FF: The Nature of Knowledge

Persephone Studies Chaucer

A reminder that I’m doing a book even tomorrow (Saturday, August 20) at the flagship store of Half Price Books in Dallas, Texas. 

For those of you unfamiliar with this column, the Friday Fragments lists what I’ve read over the past week.  Most of the time I don’t include details of either short fiction (unless part of a book-length collection) or magazines.  The Fragments are not meant to be a recommendation list.  If you’re interested in a not-at-all-inclusive recommendation list, you can look on my website under Neat Stuff.

Once again, this is not a book review column.  It’s just a list with, maybe, a bit of description or a few opinions tossed in.  And it’s also a great place to tell me what you’re reading. 

Completed:

A Most Improbable Journey: A Big History of Our Planet and Ourselves.  Non-fiction.  Overall liked this book, best when the author stayed closer to his specialization in geology.

In Progress:

Fire Upon the Deep by Vernor Vinge.  Audiobook.  Maybe halfway.  Getting to the point where I’m nervously “watching” a bunch of misinformation lead basically good people toward disaster.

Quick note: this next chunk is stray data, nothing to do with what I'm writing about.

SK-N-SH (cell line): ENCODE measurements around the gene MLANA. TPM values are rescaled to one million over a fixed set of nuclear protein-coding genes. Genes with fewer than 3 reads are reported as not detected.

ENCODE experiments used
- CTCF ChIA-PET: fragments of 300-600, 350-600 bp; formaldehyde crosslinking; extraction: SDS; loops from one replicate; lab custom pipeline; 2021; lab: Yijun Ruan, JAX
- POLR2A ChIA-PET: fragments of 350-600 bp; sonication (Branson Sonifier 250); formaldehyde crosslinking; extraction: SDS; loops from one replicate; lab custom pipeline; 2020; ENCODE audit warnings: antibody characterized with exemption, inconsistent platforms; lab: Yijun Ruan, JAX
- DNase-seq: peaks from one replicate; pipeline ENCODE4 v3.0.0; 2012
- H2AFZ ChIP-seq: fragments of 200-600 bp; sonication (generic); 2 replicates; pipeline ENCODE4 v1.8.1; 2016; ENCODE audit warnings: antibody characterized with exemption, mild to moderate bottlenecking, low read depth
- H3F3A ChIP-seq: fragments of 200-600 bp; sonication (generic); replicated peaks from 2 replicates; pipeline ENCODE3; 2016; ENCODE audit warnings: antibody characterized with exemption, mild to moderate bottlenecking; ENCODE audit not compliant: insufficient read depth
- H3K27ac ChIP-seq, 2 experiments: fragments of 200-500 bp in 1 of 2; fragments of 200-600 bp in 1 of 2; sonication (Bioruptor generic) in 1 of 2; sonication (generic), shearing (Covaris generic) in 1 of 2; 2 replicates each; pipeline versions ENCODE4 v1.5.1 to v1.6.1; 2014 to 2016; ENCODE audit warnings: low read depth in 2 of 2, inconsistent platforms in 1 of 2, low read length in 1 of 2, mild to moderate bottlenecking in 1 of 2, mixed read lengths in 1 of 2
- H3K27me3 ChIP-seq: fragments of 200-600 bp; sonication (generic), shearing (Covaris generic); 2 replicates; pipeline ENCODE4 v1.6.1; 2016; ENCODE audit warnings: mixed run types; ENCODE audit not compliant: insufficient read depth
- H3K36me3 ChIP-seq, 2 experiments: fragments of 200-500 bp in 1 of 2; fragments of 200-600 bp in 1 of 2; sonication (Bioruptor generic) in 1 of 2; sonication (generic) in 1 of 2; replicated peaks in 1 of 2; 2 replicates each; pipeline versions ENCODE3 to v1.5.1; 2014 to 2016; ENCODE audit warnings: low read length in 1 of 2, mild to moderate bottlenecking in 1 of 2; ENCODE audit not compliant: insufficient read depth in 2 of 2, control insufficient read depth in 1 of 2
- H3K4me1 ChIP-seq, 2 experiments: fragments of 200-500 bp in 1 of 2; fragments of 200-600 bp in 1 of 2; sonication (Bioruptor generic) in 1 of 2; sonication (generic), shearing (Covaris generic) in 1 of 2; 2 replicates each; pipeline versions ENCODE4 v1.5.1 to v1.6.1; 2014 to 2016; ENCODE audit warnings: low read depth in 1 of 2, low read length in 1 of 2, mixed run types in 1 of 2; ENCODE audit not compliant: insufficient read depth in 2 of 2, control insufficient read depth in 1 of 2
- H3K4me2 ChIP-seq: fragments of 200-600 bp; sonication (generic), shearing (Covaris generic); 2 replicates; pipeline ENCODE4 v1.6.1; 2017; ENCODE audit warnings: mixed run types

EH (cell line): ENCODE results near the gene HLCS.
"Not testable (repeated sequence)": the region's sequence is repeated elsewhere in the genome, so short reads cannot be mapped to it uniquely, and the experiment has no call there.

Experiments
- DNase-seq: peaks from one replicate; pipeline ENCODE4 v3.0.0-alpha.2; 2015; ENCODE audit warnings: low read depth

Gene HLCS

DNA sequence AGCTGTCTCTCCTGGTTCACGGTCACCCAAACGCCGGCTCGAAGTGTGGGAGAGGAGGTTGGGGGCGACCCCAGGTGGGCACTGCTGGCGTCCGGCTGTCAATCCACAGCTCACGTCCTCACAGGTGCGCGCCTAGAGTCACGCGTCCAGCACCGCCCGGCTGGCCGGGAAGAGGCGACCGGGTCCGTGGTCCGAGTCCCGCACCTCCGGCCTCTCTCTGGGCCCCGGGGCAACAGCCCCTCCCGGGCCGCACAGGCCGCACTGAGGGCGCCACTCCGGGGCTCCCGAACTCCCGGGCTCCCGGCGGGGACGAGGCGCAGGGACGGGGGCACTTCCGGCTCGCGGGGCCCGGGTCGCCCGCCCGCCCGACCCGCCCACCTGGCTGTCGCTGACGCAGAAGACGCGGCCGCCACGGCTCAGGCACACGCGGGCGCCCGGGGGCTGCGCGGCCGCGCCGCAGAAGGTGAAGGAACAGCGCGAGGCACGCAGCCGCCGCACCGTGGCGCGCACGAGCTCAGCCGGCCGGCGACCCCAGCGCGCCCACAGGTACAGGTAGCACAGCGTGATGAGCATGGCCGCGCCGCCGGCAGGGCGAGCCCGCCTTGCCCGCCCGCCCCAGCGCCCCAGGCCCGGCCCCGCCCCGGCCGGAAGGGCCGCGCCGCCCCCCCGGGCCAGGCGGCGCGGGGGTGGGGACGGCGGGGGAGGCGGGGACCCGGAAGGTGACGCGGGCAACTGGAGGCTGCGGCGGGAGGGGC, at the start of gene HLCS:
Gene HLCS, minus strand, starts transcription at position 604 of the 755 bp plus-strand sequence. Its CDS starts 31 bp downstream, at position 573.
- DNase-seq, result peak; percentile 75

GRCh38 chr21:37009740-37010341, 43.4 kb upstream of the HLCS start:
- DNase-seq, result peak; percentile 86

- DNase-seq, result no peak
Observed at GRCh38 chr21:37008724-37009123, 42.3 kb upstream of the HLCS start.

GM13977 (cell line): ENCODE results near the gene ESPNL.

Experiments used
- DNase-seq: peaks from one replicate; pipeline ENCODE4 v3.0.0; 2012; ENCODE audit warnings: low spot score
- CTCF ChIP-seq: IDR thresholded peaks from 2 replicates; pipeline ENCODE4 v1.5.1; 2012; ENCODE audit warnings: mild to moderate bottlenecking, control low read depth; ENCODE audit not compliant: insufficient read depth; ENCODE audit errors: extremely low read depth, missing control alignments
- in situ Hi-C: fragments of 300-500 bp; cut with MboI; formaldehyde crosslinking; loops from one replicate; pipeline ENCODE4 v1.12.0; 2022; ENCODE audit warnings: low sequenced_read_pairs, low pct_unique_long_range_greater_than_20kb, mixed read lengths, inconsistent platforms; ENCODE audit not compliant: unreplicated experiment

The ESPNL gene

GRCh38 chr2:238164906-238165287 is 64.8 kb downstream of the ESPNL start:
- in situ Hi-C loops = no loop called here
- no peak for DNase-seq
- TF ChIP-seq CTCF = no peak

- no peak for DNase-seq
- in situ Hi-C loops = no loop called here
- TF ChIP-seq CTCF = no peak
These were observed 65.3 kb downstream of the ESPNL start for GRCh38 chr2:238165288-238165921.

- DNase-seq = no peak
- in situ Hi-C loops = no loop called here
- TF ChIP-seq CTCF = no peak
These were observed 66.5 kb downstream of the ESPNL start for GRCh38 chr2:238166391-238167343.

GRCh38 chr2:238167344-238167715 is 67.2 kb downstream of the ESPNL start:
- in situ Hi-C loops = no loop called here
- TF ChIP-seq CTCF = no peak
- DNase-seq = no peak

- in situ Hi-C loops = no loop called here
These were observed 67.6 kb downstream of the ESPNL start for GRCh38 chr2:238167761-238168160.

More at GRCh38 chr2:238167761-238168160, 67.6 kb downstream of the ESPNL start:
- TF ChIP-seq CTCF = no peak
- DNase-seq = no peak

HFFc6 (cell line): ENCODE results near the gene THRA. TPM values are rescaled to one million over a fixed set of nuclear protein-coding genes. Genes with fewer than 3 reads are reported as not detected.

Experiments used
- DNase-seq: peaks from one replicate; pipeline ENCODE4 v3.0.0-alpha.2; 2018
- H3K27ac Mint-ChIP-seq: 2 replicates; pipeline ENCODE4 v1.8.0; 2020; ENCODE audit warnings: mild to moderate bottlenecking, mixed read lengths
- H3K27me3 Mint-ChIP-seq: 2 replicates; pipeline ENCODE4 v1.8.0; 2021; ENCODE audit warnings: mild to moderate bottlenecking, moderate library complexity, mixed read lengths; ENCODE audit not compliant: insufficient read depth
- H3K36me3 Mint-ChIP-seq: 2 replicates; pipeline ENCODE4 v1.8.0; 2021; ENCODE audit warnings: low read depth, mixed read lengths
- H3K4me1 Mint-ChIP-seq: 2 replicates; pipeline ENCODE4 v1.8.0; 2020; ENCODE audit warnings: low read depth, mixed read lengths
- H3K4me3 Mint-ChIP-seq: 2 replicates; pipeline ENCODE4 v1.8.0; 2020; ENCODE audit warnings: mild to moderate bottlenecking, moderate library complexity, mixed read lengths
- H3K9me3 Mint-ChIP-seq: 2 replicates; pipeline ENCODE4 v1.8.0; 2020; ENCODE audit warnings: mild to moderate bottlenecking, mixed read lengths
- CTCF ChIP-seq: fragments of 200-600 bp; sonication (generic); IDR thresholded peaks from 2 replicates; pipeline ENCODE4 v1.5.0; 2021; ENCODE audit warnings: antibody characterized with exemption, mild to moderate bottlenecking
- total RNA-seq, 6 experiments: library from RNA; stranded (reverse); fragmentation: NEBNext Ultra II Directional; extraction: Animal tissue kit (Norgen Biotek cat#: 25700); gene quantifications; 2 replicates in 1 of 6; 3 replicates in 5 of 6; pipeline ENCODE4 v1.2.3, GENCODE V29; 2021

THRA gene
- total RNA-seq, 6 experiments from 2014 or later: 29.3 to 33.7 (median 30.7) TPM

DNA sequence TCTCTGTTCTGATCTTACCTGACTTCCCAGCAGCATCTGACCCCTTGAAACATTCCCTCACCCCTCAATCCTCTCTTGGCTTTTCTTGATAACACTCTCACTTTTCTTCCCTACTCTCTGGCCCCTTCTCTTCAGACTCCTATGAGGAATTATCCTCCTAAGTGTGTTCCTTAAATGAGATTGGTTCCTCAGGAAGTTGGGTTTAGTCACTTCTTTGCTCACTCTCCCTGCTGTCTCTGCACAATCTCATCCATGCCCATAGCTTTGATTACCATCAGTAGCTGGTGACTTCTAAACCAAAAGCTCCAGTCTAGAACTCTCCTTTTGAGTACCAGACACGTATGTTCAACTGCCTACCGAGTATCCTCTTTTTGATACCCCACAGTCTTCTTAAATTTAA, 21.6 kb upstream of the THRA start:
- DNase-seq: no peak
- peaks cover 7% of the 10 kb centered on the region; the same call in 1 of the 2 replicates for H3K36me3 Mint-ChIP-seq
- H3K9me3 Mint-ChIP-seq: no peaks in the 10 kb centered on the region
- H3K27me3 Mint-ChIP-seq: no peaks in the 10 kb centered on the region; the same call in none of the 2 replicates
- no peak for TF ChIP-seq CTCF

The Life and Times of Chaucer by John Gardner.  The author of Grendel, which blew me away when I first read it at sixteen, turns his fluid and graceful writing style to examining the man who wrote The Canterbury Tales and other influential words.  This one is long and dense, but fascinating.  Expect to see it on my list for a while.

Also:

A re-listen of an excellent audiobook version of The Two Towers

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5 Responses to “FF: The Nature of Knowledge”

  1. Beverly Martin Says:

    This week, I read Razzmatazz by Christopher Moore. It is a follow up to Noir. Both are staged and written like a 1940’s detective movie. There is a new vice cop in town and he is after all the sex clubs in San Francisco while ignoring murders of the employees of those businesses. This was not my favorite Moore novel, but I still found a few chuckles.

    I also read Anxious People by Frederick Bachman. This author is excellent in handling his characters! This is kind of a “locked-room” mystery. I really enjoyed it!

    Last, I read The City of Zirdai by Maria V. Snyder. This is book 2 in a trilogy. Unlike many 2nd books, this one moves the plot forward and solves a couple of the big problems.

  2. James Mendur Says:

    I’ve begun reading “Blood and Thunder” – a biography of Robert E Howard by Mark Finn. The first several chapters are a history of Texas in that era and don’t-trust-the-narrator notes about his family from Howard himself. The picture of the author these are creating are fascinating to me.

    All other reading is on hold for now.

  3. dbarandlou Says:

    Thank you for all your book recommendations — I seem to share so many of your tastes that I almost automatically reserve the books you are reading at my library.

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